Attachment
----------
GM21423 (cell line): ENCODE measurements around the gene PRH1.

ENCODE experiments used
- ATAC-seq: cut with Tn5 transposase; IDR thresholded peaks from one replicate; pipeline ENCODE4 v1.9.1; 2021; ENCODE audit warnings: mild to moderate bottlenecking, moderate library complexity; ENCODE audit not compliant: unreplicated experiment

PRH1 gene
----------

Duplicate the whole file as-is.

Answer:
GM21423 (cell line): ENCODE measurements around the gene PRH1.

ENCODE experiments used
- ATAC-seq: cut with Tn5 transposase; IDR thresholded peaks from one replicate; pipeline ENCODE4 v1.9.1; 2021; ENCODE audit warnings: mild to moderate bottlenecking, moderate library complexity; ENCODE audit not compliant: unreplicated experiment

PRH1 gene